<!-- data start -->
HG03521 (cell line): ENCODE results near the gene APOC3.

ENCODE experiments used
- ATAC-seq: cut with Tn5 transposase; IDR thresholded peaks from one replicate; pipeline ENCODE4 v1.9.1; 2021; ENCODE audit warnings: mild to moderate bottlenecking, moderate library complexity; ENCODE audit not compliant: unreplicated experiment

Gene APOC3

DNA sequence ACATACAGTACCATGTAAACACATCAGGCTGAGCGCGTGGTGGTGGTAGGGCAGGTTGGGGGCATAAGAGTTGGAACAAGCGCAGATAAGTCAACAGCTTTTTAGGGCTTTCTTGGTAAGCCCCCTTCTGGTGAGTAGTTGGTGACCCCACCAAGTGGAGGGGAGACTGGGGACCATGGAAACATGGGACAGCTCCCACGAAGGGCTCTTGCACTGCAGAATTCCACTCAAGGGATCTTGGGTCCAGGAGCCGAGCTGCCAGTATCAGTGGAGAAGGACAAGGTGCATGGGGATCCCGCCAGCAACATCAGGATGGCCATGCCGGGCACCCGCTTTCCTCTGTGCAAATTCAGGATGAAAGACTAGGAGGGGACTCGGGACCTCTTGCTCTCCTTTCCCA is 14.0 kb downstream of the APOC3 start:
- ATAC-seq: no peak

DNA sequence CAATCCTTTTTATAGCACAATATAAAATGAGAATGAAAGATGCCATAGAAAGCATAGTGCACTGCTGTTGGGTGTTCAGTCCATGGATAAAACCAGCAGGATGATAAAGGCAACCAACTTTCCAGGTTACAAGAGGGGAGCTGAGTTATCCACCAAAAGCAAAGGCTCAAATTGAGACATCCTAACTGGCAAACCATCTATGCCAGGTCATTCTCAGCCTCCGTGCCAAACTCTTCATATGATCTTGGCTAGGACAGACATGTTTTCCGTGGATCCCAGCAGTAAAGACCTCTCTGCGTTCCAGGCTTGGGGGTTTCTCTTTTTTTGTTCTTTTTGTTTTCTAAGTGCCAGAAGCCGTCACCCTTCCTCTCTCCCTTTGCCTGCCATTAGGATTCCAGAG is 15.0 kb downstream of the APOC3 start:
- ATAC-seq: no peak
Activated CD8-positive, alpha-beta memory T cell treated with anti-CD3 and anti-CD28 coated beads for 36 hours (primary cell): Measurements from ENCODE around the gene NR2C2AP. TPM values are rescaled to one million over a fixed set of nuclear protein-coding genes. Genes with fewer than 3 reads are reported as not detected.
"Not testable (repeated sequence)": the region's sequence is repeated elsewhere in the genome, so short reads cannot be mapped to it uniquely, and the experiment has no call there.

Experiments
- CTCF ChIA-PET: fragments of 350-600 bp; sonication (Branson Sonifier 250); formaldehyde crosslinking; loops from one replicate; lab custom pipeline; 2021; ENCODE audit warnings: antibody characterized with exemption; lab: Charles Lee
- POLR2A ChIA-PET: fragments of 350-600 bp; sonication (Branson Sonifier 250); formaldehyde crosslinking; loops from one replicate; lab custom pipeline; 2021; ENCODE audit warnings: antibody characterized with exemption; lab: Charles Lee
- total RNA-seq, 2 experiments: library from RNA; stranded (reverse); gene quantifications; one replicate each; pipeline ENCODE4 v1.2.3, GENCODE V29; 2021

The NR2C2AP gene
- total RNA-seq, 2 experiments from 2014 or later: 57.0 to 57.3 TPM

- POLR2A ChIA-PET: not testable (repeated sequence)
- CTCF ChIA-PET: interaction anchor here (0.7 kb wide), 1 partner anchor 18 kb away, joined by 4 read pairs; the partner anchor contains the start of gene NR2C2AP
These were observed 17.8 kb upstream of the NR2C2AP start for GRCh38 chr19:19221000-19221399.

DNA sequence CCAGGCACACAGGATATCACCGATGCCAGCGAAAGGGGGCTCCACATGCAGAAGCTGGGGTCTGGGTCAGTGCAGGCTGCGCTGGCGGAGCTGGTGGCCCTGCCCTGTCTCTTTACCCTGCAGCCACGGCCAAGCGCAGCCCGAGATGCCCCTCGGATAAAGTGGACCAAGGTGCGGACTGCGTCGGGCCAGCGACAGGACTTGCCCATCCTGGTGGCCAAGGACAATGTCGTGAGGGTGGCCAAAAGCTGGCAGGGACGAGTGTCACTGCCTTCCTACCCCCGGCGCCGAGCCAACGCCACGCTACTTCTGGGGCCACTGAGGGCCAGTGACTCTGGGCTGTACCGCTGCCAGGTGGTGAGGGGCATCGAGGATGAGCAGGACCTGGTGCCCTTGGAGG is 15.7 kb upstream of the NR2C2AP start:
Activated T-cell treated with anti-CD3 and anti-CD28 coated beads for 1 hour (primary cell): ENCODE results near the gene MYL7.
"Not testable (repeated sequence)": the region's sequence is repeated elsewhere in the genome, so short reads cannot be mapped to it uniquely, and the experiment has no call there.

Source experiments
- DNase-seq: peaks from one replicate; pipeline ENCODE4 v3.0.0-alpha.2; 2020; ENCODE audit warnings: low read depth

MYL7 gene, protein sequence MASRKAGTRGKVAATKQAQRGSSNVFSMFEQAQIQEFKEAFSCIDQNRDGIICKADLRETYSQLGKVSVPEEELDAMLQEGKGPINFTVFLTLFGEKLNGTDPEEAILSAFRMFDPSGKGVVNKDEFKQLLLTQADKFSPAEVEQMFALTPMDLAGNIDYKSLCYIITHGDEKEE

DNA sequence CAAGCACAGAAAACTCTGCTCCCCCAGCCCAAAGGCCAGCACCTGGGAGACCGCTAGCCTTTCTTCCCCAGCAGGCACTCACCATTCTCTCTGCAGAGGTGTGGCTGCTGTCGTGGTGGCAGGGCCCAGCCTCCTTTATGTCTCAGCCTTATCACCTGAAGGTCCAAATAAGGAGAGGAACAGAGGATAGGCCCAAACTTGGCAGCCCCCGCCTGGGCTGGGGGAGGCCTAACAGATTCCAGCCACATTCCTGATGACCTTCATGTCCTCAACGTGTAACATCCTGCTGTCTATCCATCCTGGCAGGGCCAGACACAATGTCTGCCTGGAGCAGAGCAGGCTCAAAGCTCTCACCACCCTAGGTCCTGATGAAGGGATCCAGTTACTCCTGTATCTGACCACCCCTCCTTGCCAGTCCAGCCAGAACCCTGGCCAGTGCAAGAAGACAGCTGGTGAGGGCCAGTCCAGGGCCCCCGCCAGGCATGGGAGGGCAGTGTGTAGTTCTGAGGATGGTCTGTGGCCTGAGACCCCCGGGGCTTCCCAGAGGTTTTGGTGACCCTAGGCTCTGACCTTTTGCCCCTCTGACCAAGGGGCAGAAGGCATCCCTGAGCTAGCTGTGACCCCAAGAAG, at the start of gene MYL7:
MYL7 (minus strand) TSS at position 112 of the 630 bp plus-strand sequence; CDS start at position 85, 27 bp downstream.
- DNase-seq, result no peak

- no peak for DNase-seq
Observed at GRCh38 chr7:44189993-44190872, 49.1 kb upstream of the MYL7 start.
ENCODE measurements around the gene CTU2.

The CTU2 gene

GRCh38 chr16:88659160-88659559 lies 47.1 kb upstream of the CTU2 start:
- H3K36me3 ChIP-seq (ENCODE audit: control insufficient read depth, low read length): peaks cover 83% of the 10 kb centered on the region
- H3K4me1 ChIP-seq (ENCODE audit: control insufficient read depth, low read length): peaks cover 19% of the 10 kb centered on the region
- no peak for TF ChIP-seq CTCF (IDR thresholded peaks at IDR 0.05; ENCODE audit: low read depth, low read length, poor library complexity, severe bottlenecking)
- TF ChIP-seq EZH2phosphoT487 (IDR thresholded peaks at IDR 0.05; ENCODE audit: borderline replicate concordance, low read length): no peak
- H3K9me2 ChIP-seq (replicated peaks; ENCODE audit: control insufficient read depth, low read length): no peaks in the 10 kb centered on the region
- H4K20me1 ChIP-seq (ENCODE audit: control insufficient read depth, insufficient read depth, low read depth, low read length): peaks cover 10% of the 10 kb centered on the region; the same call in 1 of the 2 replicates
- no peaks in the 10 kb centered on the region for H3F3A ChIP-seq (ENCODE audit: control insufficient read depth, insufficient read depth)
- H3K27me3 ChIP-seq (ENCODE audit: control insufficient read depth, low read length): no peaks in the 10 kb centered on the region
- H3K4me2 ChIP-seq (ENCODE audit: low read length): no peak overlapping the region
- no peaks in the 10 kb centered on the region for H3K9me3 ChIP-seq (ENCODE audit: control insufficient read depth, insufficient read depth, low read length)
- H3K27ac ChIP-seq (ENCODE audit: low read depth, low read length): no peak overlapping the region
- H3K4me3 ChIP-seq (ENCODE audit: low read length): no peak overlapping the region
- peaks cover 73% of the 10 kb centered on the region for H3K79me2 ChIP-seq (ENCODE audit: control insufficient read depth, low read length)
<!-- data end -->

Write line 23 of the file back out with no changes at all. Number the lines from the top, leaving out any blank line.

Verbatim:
Source experiments